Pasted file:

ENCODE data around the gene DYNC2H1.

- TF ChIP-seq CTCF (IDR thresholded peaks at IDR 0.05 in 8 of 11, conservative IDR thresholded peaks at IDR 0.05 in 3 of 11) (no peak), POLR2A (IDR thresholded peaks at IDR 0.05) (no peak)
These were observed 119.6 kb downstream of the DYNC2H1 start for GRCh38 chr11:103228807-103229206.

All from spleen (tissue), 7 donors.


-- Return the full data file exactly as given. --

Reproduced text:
ENCODE data around the gene DYNC2H1.

- TF ChIP-seq CTCF (IDR thresholded peaks at IDR 0.05 in 8 of 11, conservative IDR thresholded peaks at IDR 0.05 in 3 of 11) (no peak), POLR2A (IDR thresholded peaks at IDR 0.05) (no peak)
These were observed 119.6 kb downstream of the DYNC2H1 start for GRCh38 chr11:103228807-103229206.

All from spleen (tissue), 7 donors.